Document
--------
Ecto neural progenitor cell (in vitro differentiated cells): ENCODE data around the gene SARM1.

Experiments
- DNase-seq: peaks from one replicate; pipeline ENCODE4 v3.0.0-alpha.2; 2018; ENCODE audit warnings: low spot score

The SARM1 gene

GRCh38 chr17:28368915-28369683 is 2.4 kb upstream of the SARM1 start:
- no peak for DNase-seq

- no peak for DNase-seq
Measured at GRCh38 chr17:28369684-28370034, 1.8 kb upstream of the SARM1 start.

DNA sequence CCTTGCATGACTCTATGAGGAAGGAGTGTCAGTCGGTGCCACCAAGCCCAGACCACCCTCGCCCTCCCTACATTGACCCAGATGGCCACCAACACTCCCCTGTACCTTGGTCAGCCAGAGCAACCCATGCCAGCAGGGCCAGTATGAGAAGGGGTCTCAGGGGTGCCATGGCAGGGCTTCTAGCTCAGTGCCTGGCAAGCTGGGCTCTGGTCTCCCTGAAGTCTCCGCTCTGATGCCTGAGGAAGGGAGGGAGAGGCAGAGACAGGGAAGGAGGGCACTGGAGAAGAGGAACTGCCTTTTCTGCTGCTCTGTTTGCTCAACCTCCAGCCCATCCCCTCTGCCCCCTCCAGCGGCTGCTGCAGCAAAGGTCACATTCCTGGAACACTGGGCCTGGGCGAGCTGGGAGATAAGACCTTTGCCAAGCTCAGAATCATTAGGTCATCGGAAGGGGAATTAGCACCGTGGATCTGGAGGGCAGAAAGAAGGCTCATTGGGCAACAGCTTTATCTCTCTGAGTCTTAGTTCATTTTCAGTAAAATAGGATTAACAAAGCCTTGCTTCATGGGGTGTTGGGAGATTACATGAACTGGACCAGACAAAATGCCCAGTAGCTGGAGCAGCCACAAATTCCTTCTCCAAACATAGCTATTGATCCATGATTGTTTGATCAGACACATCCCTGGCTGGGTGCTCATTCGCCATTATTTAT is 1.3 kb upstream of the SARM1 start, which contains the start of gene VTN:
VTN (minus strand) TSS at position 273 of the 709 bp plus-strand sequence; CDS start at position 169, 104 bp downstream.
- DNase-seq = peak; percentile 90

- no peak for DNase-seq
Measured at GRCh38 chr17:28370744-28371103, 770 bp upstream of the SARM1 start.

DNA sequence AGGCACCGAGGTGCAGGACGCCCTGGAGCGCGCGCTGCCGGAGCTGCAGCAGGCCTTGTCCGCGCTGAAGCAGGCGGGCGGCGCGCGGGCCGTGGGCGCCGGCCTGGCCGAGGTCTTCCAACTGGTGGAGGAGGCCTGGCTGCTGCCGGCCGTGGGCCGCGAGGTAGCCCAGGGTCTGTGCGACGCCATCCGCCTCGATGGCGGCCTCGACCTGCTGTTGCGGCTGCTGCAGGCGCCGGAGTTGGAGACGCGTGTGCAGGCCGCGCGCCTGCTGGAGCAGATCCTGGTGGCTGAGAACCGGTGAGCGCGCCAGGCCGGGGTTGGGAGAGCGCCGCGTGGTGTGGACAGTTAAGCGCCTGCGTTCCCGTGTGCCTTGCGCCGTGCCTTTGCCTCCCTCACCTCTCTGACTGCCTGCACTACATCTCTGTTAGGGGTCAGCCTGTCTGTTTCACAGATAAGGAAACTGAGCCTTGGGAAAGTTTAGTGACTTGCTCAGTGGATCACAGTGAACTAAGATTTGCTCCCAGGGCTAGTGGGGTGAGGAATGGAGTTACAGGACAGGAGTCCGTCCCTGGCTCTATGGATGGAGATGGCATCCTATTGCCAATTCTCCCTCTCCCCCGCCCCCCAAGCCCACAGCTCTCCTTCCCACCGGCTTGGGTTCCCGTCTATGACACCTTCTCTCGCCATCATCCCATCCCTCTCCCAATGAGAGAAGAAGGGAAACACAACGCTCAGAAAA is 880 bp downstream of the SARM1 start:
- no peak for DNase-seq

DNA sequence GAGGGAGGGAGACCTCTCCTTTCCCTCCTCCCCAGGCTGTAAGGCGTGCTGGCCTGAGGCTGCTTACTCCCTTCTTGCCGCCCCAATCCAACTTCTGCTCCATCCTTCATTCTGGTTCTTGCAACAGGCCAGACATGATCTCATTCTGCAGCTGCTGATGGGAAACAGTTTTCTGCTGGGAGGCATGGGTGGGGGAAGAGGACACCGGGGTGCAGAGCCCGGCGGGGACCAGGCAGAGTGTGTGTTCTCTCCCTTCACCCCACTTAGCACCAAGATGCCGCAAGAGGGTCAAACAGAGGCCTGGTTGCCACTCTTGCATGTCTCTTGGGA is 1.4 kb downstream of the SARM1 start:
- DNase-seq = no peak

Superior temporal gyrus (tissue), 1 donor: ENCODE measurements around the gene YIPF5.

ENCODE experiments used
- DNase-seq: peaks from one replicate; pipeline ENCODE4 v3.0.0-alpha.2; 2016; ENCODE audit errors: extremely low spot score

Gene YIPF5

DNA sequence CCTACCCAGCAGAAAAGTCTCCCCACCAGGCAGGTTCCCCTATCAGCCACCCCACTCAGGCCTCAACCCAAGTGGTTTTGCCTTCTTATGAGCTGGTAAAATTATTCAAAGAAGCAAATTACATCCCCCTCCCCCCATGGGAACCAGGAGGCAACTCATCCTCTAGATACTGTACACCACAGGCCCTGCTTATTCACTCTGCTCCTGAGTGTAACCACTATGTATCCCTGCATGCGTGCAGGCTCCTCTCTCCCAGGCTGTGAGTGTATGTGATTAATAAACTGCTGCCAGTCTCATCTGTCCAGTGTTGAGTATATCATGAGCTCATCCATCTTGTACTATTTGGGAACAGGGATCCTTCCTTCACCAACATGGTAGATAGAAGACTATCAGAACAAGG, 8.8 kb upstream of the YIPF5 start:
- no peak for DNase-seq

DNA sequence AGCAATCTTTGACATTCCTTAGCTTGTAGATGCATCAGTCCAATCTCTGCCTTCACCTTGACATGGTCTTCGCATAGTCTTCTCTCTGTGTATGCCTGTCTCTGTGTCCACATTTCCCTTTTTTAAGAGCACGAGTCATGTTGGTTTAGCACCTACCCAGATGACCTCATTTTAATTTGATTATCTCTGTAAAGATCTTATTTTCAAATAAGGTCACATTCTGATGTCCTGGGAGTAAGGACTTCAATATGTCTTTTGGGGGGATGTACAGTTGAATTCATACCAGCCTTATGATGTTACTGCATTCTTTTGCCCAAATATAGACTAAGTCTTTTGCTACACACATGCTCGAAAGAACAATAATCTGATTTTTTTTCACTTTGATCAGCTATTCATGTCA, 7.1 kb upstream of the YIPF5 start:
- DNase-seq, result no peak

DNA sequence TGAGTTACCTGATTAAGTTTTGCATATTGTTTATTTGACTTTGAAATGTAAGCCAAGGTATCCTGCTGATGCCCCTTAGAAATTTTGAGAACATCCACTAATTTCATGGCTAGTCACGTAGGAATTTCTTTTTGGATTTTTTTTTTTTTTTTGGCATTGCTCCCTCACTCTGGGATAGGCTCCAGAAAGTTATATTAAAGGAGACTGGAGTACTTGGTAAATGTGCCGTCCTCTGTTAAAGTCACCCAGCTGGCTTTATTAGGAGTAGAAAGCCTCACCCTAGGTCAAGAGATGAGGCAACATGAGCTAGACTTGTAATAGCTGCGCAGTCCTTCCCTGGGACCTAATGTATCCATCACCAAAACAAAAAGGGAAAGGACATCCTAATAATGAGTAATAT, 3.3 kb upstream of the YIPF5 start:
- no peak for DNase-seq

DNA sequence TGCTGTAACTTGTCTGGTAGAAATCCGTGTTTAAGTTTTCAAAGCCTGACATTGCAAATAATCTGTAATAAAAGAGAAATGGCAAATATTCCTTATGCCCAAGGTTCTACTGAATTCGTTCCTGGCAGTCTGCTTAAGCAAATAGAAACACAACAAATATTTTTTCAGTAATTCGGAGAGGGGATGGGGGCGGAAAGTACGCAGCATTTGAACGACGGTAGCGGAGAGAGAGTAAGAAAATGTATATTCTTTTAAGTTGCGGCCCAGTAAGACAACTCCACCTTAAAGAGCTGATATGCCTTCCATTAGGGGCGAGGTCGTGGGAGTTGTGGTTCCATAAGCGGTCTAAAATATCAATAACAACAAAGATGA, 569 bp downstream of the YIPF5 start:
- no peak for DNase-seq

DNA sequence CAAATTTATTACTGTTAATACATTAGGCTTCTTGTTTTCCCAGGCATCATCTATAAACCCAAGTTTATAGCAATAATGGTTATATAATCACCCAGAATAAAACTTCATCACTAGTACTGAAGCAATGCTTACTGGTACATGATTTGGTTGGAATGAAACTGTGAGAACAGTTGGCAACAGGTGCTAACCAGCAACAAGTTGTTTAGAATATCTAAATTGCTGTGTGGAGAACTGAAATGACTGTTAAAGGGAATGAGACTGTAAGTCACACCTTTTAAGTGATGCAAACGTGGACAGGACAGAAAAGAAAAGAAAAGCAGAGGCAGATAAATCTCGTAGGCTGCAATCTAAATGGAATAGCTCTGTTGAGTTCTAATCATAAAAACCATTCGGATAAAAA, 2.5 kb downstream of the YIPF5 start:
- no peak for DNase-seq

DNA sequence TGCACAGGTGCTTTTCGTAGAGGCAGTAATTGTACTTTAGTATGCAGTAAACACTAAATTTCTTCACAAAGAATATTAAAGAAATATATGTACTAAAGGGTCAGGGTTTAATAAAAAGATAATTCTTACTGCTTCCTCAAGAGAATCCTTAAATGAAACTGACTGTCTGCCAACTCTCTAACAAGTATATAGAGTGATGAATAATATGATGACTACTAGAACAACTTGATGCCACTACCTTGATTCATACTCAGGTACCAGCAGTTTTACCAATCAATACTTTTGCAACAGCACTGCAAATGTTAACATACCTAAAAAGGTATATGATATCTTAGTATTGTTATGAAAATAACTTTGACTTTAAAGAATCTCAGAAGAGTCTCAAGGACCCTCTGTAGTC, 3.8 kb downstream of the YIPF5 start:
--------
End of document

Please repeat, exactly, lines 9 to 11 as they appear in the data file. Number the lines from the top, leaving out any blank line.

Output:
DNA sequence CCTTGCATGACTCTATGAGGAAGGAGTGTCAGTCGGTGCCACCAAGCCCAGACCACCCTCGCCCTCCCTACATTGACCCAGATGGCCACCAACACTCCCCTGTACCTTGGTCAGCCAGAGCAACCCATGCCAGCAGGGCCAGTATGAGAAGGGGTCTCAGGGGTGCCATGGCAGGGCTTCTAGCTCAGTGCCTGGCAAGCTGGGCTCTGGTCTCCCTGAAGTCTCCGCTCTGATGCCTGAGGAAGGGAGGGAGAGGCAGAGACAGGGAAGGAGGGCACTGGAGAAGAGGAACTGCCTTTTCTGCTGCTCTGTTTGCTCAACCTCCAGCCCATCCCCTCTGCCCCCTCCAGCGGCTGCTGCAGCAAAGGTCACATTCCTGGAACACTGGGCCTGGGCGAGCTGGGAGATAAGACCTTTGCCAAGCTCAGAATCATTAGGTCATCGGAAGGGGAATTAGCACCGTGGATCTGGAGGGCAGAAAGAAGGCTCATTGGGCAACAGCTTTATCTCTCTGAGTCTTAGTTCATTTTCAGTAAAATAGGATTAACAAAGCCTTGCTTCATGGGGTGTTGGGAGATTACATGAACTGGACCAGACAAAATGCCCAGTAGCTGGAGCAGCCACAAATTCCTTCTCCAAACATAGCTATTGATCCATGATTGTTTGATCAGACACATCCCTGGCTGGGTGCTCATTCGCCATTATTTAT is 1.3 kb upstream of the SARM1 start, which contains the start of gene VTN:
VTN (minus strand) TSS at position 273 of the 709 bp plus-strand sequence; CDS start at position 169, 104 bp downstream.
- DNase-seq = peak; percentile 90